A Fascinating, Short History of Hopkins, Belize
For a relatively small village in Central America, Hopkins Belize is home to a fascinating mystery that originated when a woman named Sirrian and her two young daughters arrived from what historians say was Uganda, Africa.
In fact, Sirrian’s Uganda roots were the basis of Hopkins’ original name: Yugadan. It is anyone’s guess what happened to Sirrian or her daughters because they simply disappeared off the face of the earth, but the roots of these people can be traced back to the 1800s.
While Sirrian and her daughters may be part of Hopkins’ origin myth, what is irrefutable is the arrival of Garifuna people in the Hopkins area around 1937 when Black Caribs, Garinagu, escaped persecution they were suffering at the hands of the people of Honduras.
By the 1800s, this haven provided a thriving new home for community-minded people eager to settle down, fish, farm and be part of the area’s banana industry.
Over time, few things changed about the Garifuna people living in the Hopkins area because they treasured their past, their customs and folkways, and while today’s feminist may take issue with the area’s traditional division of labor where women cooked and cleaned, men handled the outside labors and kids followed in their parents’ footsteps, members of this tight-knit community had no complaints.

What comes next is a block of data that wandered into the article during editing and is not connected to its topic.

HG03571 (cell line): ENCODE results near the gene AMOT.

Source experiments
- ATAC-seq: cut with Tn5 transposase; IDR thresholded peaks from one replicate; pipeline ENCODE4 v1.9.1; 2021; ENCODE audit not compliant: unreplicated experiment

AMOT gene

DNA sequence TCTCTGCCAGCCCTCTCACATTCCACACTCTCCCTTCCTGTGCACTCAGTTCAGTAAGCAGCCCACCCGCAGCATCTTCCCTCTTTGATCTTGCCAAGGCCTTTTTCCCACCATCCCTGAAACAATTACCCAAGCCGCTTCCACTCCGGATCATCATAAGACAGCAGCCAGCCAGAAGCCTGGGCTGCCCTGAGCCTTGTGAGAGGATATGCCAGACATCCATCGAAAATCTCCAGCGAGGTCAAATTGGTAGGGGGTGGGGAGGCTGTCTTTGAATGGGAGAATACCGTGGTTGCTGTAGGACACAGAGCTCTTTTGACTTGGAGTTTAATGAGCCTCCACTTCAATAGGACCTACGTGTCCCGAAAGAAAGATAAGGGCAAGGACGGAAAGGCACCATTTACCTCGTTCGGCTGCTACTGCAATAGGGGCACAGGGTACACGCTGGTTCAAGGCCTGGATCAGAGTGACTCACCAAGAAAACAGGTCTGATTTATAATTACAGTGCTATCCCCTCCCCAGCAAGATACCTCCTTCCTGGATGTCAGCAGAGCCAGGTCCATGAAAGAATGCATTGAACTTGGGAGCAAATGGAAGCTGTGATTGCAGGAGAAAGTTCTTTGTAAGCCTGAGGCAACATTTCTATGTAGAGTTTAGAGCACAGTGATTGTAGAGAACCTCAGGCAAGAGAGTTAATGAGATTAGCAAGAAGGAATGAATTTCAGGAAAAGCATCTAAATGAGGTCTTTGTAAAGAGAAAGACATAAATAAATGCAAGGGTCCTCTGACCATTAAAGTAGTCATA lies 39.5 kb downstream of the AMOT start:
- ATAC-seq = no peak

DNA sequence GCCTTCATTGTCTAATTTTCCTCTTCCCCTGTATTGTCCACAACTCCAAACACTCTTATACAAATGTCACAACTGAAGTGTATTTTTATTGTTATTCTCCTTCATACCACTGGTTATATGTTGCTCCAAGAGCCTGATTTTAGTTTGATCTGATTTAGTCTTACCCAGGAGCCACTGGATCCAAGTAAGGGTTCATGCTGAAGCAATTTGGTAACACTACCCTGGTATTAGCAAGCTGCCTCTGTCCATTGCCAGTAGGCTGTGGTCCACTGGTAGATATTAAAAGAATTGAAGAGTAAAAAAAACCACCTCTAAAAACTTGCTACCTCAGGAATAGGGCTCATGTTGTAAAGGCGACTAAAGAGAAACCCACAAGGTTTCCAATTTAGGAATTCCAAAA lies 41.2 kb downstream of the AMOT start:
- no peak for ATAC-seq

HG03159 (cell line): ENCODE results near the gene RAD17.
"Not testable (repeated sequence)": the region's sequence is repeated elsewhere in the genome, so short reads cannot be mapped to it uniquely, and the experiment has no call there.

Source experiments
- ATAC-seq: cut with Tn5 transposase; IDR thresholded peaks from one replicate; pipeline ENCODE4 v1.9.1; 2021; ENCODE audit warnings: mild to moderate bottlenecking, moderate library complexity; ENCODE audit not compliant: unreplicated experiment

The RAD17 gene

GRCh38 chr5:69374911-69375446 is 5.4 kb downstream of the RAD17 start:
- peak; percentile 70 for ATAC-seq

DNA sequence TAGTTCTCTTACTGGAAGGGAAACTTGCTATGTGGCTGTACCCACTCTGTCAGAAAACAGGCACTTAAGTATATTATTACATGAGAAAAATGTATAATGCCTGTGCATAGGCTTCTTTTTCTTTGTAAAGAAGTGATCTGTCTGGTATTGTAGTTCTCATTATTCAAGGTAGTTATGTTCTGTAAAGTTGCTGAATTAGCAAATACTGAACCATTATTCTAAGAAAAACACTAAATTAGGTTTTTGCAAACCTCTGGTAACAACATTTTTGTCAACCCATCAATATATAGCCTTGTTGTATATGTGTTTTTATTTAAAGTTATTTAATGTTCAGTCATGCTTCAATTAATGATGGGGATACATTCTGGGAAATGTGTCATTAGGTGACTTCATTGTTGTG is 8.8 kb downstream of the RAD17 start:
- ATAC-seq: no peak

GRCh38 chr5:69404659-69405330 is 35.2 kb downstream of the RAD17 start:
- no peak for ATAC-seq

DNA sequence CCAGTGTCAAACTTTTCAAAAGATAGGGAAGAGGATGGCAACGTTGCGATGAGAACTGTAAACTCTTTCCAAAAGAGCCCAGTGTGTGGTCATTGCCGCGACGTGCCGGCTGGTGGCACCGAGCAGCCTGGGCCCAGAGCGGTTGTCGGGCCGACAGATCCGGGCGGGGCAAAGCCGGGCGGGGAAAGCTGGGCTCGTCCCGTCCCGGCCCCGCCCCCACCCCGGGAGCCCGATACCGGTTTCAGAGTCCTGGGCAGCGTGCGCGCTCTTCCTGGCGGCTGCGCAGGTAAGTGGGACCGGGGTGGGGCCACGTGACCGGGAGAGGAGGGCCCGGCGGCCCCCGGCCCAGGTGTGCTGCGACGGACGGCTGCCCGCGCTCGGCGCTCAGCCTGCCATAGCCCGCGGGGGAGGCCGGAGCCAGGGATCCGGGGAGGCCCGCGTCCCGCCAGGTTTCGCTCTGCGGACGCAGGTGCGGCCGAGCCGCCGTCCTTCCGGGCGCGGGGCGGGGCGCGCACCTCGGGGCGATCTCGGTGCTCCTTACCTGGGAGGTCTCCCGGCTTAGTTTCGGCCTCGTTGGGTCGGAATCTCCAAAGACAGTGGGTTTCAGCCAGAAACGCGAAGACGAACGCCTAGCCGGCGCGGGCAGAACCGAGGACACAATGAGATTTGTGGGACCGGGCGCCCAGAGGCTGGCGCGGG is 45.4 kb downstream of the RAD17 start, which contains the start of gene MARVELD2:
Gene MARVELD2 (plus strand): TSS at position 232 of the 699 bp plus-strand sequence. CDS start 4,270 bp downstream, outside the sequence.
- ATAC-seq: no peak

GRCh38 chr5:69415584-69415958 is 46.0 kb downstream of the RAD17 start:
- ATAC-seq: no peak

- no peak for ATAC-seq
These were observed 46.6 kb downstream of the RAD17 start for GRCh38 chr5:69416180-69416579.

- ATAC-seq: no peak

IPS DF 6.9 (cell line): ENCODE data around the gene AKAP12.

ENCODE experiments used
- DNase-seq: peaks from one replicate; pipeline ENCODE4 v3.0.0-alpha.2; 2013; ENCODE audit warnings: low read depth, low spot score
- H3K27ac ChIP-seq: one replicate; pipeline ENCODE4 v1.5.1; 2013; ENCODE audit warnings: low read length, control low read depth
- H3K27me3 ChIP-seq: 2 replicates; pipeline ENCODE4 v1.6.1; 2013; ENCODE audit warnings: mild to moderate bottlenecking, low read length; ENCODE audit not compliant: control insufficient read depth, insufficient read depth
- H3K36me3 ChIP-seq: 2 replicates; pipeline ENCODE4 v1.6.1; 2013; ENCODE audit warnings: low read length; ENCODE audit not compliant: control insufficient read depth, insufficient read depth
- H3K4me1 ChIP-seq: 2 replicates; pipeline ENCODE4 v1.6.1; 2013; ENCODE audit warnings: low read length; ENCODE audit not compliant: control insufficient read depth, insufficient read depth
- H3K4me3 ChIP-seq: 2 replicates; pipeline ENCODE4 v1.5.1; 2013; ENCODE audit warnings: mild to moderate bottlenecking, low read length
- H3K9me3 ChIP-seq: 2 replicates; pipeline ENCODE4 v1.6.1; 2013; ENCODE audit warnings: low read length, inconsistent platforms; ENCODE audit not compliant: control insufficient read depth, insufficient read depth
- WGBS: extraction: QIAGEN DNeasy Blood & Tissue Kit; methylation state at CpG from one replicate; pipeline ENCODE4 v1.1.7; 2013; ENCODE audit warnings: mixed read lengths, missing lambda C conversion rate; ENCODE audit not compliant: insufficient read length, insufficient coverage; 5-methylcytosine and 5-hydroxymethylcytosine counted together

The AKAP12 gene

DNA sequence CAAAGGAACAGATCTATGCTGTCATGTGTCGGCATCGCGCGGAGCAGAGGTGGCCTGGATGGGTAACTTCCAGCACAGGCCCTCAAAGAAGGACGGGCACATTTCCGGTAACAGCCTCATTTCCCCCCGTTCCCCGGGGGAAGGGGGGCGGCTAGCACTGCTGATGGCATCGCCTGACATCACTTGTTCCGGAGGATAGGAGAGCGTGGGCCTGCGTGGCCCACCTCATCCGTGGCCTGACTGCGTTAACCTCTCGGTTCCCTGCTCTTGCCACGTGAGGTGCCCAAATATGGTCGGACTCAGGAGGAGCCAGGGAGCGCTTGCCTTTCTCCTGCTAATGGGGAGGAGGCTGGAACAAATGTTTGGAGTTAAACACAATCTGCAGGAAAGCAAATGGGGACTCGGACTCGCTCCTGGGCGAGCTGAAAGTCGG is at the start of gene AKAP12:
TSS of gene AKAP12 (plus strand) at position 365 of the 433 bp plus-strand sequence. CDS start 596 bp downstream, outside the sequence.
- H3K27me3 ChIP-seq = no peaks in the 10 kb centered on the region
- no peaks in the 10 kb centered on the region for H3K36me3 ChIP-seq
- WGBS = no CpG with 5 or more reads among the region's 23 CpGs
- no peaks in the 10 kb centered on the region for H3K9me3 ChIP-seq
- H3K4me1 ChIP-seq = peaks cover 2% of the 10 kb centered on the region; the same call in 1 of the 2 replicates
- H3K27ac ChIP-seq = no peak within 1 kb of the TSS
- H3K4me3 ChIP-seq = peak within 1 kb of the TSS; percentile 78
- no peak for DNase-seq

Underpinning this society were old religious practices handed down by generations of Garinagu. Like most Central American nations, colonization from other lands introduced new religions, including the introduction of Christianity. But faith in old practices did little to make converts.
When a priest built a house in Hopkins and set about trying to morph Garifuna into Christians, the people thanked him for adding new construction to the area and allowed them to help them gain human rights, but their faith survived intact.
By 1942, a name change was proposed because Yugadan proved difficult to pronounce. Area leaders chose the name Hopkins to pay tribute to Bishop Frederick Hopkins who was drowned during a journey to Corozal while accompanying three nuns.
Was the name change instrumental in growing this area of then British Honduras? Perhaps. But more important was the exponential growth of the Garifuna nation. One long road became four roads and 33 streets came to sprawl along the landscape.
Now a popular hub for both Garifuna residents and the tourists coming to stay at resorts in the area, no visitor to this area of Belize wants to miss spending time among “the friendliest people” in the nation.
Among not-to-miss places within Hopkins are “Dabuyaba” (Garifuna Temple) where the Dugu, a sacred annual ritual of thanksgiving that is performed annually to appease ancestor’s souls under the direction of a holy man called a Buyei.
While change and land disputes erupted in direct proportion to the growing population — and the government wasn’t much of a help — people held their ground and maintained their integrity – which is why this august and proud people have made Hopkins one of the top tourist destinations in Belize.